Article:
Elucidation #2—Perceiving God
Thomas Merton asserts, “Our idea of God tells us more about ourselves than about Him.” I think that is true. We presume that God is more in OUR likeness than we are created in His.
I grew up with this perception that God is both angry with us, yet madly in love with us. This split-personality Deity is mostly angry in the Old Testament, acting out His wrath on those whom He chooses. He is mostly loving in the New Testament, offering up His own Son as a sacrifice for us.
As I’ve grown older, and hopefully wiser, I’ve discovered more of God’s loving-kindness in the Hebrew Scriptures, but I still wrestle with the stories of His wrath…say on Sodom and Gemorrah or on less guilty subjects, like Uzzah who, with the best intentions, touched the ark.
One thing that becomes more and more apparent to me is that the Scriptures were written by human beings, with limited understanding, faulty perceptions and irrational superstitions. Regardless of the amount of divine inspiration—which I do believe was the impetus for the recording of Scripture—there was that imperfect filter called the human imagination that surely played a part in the telling of the grand story.
It goes back to Merton’s assertion that our idea of God is rooted in our own personality, perception and imagination. It’s impossible to separate our ideas from our identity. It’s just as impossible for us to think beyond our limited comprehension. So anything we think we know about God is severely limited by our humanness.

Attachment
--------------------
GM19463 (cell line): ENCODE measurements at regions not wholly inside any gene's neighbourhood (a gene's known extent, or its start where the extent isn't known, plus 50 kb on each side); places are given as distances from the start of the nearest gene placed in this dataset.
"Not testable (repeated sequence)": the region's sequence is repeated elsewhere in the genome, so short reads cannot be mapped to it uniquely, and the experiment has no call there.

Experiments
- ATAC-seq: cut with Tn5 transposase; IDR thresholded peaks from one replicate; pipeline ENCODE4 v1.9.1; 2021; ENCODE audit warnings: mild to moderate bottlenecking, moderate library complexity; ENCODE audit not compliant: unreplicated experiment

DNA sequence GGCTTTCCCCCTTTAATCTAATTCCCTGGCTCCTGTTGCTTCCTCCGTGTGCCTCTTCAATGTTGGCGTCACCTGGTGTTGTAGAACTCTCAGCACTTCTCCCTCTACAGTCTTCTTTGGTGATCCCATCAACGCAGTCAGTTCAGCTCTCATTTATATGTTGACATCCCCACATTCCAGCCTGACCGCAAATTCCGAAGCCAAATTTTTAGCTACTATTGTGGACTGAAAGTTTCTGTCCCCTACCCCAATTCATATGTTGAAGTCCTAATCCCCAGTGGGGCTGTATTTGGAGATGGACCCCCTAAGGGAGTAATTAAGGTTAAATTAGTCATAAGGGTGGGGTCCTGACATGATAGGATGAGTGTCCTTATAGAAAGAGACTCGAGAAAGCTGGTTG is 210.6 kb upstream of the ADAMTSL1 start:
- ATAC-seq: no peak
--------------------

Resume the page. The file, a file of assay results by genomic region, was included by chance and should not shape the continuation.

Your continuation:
God created us with these limitations. He knew that we could never perceive of His vastness. Yet, we often act like we have Him figured out. How arrogant.
It would be like trying to contain the entire Milky Way in the candy bar by the same name. There’s just no possible way to fit the greatness of God into our human-sized containers. So why do we box Him in by our finite understanding? Why do we even try?
I am discovering that God is so much more than He has appeared to be in my mind’s eye. He is not bound by the black and white text on the pages of Scripture, nor by the black and white thinking of my youth.
He is not some Great Mystery to be solved or a Hidden Treasure to be discovered, but the treasures of His love I continue to discover every year. It is that continuous discovery that makes this journey so worthwhile. My goal is no longer to figure everything out or to hem God in by my vain imaginations. I am just happy to be on this journey of discovery.
In letting go of my black and white presumptions about God, I have found much freedom. I am free to accept more of Him, and to accept others who are created in His image even if they don’t look or act like it to me.
If you are holding onto your perception of God as absolute reality, I ask you to consider the possibility of a much larger, greater, more powerful God than you can even fathom. That is the One True God, the I AM. Don’t settle for a facsimile, no matter how reasonable.